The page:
From Archibald Stuart
Richmond Octr 21st. 1787.
Contrary to custom we had a house of Delegates on the 15th. inst: & proceeded to read the Govrs. letter with its inclosures. We have resolved to discontinue the additional tax of 6/ P HH.D. on Tobo. Exported;1 to amend the militia Law by furnishing the Militia with publick Arms & by annexing to each battalion of infantry a small troop of horses to be raised by voluntary enlistment & Accoutred at their own expence.2
The Language from every quarter of the house is the Necessity of alleviateing the publick burthens & at the same time supporting the publick credit, & the Certificate tax our Only sinking fund I fear will cease & those in the hands of the holders be added to the mass of our funded debt.3
Next thursday is set apart for adopting the necessary measures for calling a Convention on the subject of the fœderal constitution. From the disposition of some of the members I fear it will be difficult to execute that Business without entering into the merits of the Constitution itself.
Mr Henry has upon all Occasions however foreign his subject attempted to give the Constitution a side blow. Its friends are equally warm in its support & never fail to pursue him through all his Windings. From what I can learn the body of the people approve the proposed plan of Government, it has however no contemptible opposition[:] Our two dissenting members in the Genl Convention P: Hy:, the family of Cabells, St Geo: Tucker, J Taylor, W Nelson: Genl. Nelson W Ronald I fear, the Judges I am told except P Carrington & Others to tedious & at the same time too insignificant to mention.
The Doctrine of Installments is once more to be the subject of Debate & a clog to the District Bill an incunbrince which I fear will again damn that Important Measure.4
We have had Notice that a Commutation of Tobo. for specie in payment of taxes will be proposed & the Result of which you shall shortly hear.5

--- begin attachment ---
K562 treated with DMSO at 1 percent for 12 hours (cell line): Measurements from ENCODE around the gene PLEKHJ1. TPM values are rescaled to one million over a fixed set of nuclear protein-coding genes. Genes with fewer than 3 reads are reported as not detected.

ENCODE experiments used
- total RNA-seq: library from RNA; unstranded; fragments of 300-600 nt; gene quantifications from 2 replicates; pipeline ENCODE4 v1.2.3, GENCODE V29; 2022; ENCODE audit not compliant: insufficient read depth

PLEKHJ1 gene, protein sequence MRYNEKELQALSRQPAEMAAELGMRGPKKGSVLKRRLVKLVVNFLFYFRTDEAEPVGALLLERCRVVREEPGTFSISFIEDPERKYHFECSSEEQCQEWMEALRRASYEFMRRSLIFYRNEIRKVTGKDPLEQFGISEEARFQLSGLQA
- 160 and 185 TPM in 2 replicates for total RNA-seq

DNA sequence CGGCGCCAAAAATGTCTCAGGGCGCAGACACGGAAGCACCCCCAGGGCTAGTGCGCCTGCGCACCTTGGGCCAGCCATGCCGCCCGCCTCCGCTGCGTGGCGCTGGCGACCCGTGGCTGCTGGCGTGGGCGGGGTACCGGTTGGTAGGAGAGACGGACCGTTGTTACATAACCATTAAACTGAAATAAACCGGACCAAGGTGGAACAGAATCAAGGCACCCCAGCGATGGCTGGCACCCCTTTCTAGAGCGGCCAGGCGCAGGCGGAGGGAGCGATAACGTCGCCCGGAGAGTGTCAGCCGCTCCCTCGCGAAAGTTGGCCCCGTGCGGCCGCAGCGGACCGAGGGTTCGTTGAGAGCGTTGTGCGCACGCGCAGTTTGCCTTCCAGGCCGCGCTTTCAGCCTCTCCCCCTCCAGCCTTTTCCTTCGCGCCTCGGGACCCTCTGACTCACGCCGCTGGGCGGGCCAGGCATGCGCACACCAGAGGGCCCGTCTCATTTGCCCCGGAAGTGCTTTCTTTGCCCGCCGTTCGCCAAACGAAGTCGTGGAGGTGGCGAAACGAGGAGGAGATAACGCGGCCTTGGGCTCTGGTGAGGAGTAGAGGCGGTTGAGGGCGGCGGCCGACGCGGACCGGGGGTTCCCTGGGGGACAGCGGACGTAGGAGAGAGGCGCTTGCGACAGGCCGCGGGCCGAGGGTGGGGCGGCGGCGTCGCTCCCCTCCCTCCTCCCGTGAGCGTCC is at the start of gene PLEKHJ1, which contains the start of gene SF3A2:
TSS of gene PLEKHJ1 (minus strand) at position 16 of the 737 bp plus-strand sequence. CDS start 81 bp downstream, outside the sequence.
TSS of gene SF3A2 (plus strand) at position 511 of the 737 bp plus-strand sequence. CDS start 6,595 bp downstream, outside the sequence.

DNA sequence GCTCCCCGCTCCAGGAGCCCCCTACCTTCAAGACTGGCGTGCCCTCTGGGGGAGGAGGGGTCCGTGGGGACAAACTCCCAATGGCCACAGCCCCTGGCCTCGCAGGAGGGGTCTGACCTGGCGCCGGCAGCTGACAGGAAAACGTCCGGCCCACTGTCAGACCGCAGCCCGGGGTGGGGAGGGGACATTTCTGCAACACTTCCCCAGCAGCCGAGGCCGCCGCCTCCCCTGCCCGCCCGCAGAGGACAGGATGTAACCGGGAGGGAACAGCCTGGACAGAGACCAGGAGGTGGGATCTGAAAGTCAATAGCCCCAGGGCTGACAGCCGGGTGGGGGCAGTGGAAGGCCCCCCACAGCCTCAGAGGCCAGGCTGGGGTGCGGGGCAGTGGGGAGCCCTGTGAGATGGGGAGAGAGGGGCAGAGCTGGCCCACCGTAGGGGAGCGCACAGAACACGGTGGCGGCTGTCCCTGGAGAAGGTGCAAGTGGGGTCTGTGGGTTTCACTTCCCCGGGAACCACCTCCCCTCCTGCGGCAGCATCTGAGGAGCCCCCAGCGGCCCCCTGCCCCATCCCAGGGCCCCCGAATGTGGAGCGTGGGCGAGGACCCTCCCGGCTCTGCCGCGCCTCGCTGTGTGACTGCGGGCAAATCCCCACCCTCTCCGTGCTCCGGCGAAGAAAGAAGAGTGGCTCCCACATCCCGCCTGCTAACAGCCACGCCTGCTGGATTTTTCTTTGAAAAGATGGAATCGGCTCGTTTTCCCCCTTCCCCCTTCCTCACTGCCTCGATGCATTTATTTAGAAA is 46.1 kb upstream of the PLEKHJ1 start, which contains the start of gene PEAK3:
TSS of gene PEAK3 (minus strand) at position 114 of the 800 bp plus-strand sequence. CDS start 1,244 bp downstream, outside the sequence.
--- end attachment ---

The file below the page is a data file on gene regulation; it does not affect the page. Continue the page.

Would it be proper that the ensuing Convention should also reform Our State constitution. The Objection to these innovations is that in the mean time the minds of men are Agitated & Government unhinged & as we are about to encounter this & every Other Objection would not the present be the most favorable crisis for this important Business.6 I am Dr Sir with respect & esteem yr most Obt H servant
RC (DLC). Docketed by JM.
1. The additional duty on exported tobacco had been levied at the 1786 session of the legislature in response to the special requisition of Congress of 21 Oct. 1786. Repeal of this act was unnecessary because it was to be in force only until the end of 1787 (Hening, Statutes description begins William Waller Hening, ed., The Statutes at Large; Being a Collection of All the Laws of Virginia, from the First Session of the Legislature, in the Year 1619 (13 vols.; Richmond and Philadelphia, 1819–23). description ends , XII, 288–89).
2. Ibid., XII, 432–33.
3. The revenue act adopted on 1 Jan. 1788 repealed the certificate tax, substituting an additional duty on imported goods for redeeming the military certificates and certificates issued for impressed property (ibid., XII, 412–16).
4. George Nicholas was the chief proponent of the “Doctrine of Installments” for paying private debts (PJM description begins William T. Hutchinson et al., eds., The Papers of James Madison (10 vols. to date; Chicago, 1962——). description ends , IX, 365 and n. 7). A bill establishing district courts had failed to pass the previous year (PJM description begins William T. Hutchinson et al., eds., The Papers of James Madison (10 vols. to date; Chicago, 1962——). description ends , IX, 185, 187 n. 2, 190, 192 n. 5).